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thanks for the facts about the full length of the film, etc. Dirac.

do you know if the earlier released videocassette is also shortened?

i have both the cassette and the dvd but haven't compared the two and didn't see what was shown on TCM.

how odd for Criterion, normally quite scrupulous, to leave out some minutes.

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The ballet Shearer danced was 'Ballet Imperial'. In 1950 Balanchine was invited to stage it for the Royal Ballet. There were 3 casts for the ballet--led by Fonteyn, followed by Shearer and Violetta Elvin (a former Soviet dancer named Prokhorova). Fonteyn wisely dropped out (can't imagine her in this!) and Balanchine requested Shearer. She had only been married 3 weeks at the time but hinted if she wasn't she would have followed Balanchine back across the Atlantic---our loss, she had all the makings of a fine Balanchine dancer. I did see Shearer on the stage in a few productions. In the Sadlers Wells NYC debut she and Alexis Rassine danced the Bluebird PDD and she and Ashton were comic geniuses in 'A Wedding Bouquet'. I also liked her Cinderella very much.

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regarding the length of THE TALES OF HOFFMANN on film today, one source notes that the film originally was made to run 138 min. in the UK but that it was cut to 128 'before release' - does anyone know if TCM had a pre-release print from the UK at 138 min.?

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rg, I haven't taken my VHS copy off the shelf in some time but I believe it has the full 138 minutes (the version often seen runs about 125 minutes).

I remember reading that for some reason the longer version was not available and so Criterion went with the theatrical release. As you note, Criterion is most meticulous in these matters and whatever the reason I'm sure it was a good one and they had no other choice at the time.

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Forgot to add a thank-you to atm711 for those details and recollections.

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Has anyone seen the new DVD by any chance?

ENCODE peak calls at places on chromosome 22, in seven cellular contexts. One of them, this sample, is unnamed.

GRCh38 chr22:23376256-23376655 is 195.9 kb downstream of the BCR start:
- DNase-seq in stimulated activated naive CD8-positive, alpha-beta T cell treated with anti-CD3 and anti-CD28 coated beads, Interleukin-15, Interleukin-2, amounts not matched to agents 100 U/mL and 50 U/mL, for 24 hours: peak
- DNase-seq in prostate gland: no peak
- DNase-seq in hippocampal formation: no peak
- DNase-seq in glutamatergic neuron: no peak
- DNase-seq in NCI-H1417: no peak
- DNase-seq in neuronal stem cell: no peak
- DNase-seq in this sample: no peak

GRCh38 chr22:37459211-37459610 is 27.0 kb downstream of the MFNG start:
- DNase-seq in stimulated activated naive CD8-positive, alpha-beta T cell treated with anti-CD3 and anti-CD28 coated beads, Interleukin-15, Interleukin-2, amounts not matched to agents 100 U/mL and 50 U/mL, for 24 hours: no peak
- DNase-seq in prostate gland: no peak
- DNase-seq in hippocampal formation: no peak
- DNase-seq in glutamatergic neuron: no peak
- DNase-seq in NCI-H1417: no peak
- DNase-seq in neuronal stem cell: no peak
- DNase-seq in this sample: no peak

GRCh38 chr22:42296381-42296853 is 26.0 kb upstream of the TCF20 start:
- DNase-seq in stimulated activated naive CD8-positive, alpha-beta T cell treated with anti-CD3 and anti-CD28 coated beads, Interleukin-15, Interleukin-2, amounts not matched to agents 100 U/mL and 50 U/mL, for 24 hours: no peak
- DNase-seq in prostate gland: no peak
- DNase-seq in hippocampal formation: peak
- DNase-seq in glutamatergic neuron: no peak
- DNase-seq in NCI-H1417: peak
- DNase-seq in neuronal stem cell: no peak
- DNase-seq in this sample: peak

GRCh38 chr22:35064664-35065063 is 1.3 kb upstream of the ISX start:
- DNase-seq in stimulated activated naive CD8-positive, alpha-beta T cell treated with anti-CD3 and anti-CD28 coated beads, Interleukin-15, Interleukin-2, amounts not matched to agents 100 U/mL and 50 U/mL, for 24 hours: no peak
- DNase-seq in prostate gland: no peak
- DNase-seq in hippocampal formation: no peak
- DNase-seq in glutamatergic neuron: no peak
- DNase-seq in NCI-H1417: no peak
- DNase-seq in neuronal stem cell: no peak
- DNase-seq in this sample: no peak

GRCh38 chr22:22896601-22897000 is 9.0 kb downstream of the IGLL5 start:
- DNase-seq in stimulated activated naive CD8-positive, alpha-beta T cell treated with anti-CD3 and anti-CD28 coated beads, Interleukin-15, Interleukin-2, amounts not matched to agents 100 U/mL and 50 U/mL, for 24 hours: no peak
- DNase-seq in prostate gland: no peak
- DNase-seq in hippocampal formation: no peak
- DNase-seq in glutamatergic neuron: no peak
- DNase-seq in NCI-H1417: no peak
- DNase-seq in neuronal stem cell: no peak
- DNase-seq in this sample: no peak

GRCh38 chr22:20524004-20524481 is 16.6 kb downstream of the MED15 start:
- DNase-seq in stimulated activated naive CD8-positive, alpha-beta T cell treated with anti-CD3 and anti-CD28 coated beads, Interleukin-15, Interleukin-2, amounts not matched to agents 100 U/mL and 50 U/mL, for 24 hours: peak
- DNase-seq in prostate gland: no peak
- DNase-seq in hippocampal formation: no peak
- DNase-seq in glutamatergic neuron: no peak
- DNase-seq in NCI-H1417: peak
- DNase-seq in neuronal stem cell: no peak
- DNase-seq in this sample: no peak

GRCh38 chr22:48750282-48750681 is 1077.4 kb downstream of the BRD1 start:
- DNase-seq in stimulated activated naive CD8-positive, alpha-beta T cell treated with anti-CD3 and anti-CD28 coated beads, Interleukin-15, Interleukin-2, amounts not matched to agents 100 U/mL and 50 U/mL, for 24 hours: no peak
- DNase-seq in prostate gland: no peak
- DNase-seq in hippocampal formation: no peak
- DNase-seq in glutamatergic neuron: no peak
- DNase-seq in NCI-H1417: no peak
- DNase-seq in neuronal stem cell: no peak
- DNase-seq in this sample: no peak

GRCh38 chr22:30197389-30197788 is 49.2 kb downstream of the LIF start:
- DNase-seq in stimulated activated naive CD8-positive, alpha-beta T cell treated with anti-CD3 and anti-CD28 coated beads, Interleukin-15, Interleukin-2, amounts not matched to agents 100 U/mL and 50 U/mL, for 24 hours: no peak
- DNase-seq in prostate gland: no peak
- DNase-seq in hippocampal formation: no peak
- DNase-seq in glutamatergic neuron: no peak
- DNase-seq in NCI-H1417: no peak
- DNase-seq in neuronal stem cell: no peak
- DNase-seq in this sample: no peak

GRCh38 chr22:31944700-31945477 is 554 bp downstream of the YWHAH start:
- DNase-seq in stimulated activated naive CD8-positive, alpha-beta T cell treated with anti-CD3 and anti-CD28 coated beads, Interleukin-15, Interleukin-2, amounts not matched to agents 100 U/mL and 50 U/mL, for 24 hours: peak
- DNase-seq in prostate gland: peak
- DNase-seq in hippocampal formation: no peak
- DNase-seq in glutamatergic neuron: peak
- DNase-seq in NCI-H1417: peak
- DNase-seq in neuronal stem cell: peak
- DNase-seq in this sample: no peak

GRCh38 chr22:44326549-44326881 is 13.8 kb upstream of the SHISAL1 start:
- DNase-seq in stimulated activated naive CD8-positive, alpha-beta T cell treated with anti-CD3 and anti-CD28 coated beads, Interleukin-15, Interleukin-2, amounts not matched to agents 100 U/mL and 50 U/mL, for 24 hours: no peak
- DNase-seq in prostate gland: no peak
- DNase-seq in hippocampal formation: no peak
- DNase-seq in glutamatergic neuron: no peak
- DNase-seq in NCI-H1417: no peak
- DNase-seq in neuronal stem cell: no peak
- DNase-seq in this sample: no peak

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I happened to come across the 1951 British film of Tales of Hoffman yesterday. (It's playing on Turner Classic.) I hadn't seen it since it was a often-repeated feature on local television stations in NYC in the late 50s. That was in black of white, of ocurfse. Now it's in its original -- and quite wonderfully garish -- color :o .

I had time to see the Olympia segment, with extraordinary performances by Moira Shearer as a gorgeous (though over-dressed) dancing doll, Robert Helpmann as Coppelius, and Leonide Massine as Spalanzani, Olympia's"father."

I never had the chance to see any of these people on stage . In this, Shearer is delicate, precise, quick-silver, and witty. Really wonderful despite the over-decorated and distracting costume. Helpmann, who appears in all three segments as I recall, is remarkably eery and sinister. Massine: fussy, fleet-footed (all those beats), and amusing. Frederick Ashton has a small role as a touching and inarticulate puppeteer. He's lovely.

Ashton is also credited as choreographer.

Has anyone else seen this recently? I'd love to hear your impressions of the dancing and the staging. And what about other ballet films -- or films including snippets of ballet -- from the period?

P.S. Ballet turns up in the oddest places. Milliion Dollar Mermaid, from the same general time period as Hoffman and also being rerun on tv recently, has Esther Williams performing in toe shoes -- and entirely underwater -- to music from the Nutcracker.

Interesting that you should mention "Million Dollar Mermaid" and the underwater ballet with Esther Williams. It 's the life of Annette Kellerman, a famous swimmer of early 20th century. But did you also notice the scene with Maria Tallchief dancing the "Dying Swan'' as Anna Pavlova? I don't think she is credited but it is certainly her.